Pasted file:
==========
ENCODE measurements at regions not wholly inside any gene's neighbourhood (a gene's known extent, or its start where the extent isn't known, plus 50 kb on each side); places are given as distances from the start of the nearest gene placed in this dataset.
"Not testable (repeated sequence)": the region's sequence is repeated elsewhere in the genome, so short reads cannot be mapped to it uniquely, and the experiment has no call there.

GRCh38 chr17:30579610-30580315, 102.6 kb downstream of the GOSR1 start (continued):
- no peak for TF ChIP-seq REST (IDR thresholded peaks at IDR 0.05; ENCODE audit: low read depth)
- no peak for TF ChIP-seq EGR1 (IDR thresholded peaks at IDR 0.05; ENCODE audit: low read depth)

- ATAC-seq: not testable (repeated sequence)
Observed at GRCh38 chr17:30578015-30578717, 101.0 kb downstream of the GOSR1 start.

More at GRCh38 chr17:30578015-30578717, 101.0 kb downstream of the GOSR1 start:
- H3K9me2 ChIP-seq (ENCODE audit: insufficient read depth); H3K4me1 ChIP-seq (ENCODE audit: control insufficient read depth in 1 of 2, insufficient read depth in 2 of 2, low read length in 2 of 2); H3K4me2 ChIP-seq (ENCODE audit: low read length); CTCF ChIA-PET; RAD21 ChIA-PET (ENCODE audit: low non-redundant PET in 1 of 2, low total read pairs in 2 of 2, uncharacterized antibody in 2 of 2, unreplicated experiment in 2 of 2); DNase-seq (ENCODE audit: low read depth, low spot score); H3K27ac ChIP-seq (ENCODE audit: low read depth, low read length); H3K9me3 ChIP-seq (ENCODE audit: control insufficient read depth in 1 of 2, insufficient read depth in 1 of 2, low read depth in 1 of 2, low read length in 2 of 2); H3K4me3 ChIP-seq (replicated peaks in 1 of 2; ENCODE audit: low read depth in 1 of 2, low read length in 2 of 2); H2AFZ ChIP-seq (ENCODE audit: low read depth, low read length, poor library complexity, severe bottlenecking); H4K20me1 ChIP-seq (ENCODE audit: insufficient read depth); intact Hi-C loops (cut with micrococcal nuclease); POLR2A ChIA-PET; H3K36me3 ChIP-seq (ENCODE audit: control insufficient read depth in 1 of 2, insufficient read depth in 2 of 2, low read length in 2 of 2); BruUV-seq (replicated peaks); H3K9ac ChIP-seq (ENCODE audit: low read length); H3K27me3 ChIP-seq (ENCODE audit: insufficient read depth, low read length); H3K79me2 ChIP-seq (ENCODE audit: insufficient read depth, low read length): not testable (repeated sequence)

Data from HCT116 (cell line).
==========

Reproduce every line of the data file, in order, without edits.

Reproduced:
ENCODE measurements at regions not wholly inside any gene's neighbourhood (a gene's known extent, or its start where the extent isn't known, plus 50 kb on each side); places are given as distances from the start of the nearest gene placed in this dataset.
"Not testable (repeated sequence)": the region's sequence is repeated elsewhere in the genome, so short reads cannot be mapped to it uniquely, and the experiment has no call there.

GRCh38 chr17:30579610-30580315, 102.6 kb downstream of the GOSR1 start (continued):
- no peak for TF ChIP-seq REST (IDR thresholded peaks at IDR 0.05; ENCODE audit: low read depth)
- no peak for TF ChIP-seq EGR1 (IDR thresholded peaks at IDR 0.05; ENCODE audit: low read depth)

- ATAC-seq: not testable (repeated sequence)
Observed at GRCh38 chr17:30578015-30578717, 101.0 kb downstream of the GOSR1 start.

More at GRCh38 chr17:30578015-30578717, 101.0 kb downstream of the GOSR1 start:
- H3K9me2 ChIP-seq (ENCODE audit: insufficient read depth); H3K4me1 ChIP-seq (ENCODE audit: control insufficient read depth in 1 of 2, insufficient read depth in 2 of 2, low read length in 2 of 2); H3K4me2 ChIP-seq (ENCODE audit: low read length); CTCF ChIA-PET; RAD21 ChIA-PET (ENCODE audit: low non-redundant PET in 1 of 2, low total read pairs in 2 of 2, uncharacterized antibody in 2 of 2, unreplicated experiment in 2 of 2); DNase-seq (ENCODE audit: low read depth, low spot score); H3K27ac ChIP-seq (ENCODE audit: low read depth, low read length); H3K9me3 ChIP-seq (ENCODE audit: control insufficient read depth in 1 of 2, insufficient read depth in 1 of 2, low read depth in 1 of 2, low read length in 2 of 2); H3K4me3 ChIP-seq (replicated peaks in 1 of 2; ENCODE audit: low read depth in 1 of 2, low read length in 2 of 2); H2AFZ ChIP-seq (ENCODE audit: low read depth, low read length, poor library complexity, severe bottlenecking); H4K20me1 ChIP-seq (ENCODE audit: insufficient read depth); intact Hi-C loops (cut with micrococcal nuclease); POLR2A ChIA-PET; H3K36me3 ChIP-seq (ENCODE audit: control insufficient read depth in 1 of 2, insufficient read depth in 2 of 2, low read length in 2 of 2); BruUV-seq (replicated peaks); H3K9ac ChIP-seq (ENCODE audit: low read length); H3K27me3 ChIP-seq (ENCODE audit: insufficient read depth, low read length); H3K79me2 ChIP-seq (ENCODE audit: insufficient read depth, low read length): not testable (repeated sequence)

Data from HCT116 (cell line).